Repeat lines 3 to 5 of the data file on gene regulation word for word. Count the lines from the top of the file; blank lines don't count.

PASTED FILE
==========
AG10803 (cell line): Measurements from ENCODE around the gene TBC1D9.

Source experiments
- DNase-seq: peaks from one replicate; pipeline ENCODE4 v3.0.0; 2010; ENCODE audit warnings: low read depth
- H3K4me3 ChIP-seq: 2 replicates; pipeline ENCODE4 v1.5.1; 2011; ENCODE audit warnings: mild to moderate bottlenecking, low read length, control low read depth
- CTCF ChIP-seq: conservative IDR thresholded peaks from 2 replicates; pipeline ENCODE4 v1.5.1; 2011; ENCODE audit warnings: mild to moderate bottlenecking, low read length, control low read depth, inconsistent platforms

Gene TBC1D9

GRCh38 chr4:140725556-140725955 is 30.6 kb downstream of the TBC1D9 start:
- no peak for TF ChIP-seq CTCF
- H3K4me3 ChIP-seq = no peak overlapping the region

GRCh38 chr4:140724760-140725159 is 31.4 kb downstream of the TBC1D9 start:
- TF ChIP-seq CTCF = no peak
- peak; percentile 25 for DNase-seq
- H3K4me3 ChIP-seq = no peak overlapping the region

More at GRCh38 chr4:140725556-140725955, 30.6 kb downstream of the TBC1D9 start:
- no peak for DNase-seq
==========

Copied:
- DNase-seq: peaks from one replicate; pipeline ENCODE4 v3.0.0; 2010; ENCODE audit warnings: low read depth
- H3K4me3 ChIP-seq: 2 replicates; pipeline ENCODE4 v1.5.1; 2011; ENCODE audit warnings: mild to moderate bottlenecking, low read length, control low read depth
- CTCF ChIP-seq: conservative IDR thresholded peaks from 2 replicates; pipeline ENCODE4 v1.5.1; 2011; ENCODE audit warnings: mild to moderate bottlenecking, low read length, control low read depth, inconsistent platforms